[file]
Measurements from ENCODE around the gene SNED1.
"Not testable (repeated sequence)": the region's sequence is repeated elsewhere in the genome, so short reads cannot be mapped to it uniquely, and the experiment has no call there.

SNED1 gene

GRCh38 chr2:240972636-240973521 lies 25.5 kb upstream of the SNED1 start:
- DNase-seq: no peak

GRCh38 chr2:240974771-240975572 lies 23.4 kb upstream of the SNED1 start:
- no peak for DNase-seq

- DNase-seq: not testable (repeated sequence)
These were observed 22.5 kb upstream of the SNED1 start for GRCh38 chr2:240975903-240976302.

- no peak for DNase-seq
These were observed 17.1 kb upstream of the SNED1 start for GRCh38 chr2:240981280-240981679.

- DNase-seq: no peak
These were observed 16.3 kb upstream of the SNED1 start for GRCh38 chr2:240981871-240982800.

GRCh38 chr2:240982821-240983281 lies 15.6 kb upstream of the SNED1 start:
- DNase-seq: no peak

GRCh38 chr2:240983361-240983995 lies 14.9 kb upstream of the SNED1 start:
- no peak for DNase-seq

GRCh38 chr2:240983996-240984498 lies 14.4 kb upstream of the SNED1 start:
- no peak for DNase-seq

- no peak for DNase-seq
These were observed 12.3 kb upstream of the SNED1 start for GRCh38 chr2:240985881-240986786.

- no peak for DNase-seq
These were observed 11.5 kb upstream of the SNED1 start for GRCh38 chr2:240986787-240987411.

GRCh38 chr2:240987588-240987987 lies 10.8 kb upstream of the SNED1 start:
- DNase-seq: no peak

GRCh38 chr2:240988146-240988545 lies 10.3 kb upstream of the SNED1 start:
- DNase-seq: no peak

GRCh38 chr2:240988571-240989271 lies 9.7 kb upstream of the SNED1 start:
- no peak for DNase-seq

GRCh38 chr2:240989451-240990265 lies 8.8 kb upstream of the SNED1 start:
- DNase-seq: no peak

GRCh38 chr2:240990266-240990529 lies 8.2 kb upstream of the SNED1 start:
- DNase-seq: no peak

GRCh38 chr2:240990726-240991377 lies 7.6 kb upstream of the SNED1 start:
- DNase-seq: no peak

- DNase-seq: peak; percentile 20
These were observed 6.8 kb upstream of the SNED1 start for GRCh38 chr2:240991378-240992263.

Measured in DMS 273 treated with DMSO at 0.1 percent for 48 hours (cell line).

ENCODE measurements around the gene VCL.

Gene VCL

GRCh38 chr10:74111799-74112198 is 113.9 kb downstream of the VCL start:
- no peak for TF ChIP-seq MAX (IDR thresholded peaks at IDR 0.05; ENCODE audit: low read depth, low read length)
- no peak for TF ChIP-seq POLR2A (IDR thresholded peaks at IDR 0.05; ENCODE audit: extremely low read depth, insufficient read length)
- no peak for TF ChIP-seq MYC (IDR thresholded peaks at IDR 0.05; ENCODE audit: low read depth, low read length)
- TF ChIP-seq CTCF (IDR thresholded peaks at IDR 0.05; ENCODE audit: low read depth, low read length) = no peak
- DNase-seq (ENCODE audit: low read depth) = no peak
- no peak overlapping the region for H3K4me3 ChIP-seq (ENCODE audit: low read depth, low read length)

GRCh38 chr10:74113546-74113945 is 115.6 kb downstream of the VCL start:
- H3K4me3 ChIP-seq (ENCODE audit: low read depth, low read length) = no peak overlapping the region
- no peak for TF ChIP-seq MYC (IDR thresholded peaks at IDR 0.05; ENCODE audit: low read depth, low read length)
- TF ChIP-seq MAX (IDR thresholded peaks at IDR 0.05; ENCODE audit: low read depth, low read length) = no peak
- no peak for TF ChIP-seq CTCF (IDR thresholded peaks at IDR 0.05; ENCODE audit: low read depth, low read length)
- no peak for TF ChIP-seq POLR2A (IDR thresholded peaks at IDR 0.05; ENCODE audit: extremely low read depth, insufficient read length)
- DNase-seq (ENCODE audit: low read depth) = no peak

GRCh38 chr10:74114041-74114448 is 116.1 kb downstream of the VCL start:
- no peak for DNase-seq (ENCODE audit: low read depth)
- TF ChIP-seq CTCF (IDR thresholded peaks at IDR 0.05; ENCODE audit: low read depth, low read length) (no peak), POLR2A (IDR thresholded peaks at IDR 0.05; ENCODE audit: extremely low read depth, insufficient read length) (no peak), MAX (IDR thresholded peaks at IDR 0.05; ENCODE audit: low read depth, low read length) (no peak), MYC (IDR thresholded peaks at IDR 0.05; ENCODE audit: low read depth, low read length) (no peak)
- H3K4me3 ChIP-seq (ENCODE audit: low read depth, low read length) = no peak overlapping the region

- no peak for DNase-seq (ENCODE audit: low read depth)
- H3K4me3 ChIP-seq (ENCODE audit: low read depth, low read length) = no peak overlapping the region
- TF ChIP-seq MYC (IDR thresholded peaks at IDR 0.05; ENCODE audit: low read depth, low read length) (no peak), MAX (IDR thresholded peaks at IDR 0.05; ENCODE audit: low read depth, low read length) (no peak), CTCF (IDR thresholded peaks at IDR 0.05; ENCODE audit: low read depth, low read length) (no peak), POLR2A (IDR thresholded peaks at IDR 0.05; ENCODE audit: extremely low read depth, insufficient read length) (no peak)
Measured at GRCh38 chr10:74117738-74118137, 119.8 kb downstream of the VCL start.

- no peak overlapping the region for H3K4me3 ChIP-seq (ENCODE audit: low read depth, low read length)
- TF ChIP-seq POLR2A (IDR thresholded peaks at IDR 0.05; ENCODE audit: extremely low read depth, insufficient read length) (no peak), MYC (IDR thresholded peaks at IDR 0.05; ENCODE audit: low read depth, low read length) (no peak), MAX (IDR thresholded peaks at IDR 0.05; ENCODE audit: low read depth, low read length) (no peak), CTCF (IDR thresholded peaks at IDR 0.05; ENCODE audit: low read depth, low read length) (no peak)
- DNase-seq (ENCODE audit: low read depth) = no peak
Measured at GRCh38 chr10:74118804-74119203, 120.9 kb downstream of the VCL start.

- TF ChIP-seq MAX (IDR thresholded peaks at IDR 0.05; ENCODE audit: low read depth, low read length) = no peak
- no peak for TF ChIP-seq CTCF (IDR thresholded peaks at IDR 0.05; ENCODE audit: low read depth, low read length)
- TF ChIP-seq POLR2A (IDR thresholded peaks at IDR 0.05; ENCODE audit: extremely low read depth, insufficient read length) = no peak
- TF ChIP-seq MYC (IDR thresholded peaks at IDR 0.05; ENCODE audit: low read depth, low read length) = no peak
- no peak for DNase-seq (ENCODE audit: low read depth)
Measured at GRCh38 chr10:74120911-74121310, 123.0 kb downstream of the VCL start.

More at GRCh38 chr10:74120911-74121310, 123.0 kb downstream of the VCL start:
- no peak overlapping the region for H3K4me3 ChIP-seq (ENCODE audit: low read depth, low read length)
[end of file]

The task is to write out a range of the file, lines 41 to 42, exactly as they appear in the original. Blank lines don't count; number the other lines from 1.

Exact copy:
GRCh38 chr10:74111799-74112198 is 113.9 kb downstream of the VCL start:
- no peak for TF ChIP-seq MAX (IDR thresholded peaks at IDR 0.05; ENCODE audit: low read depth, low read length)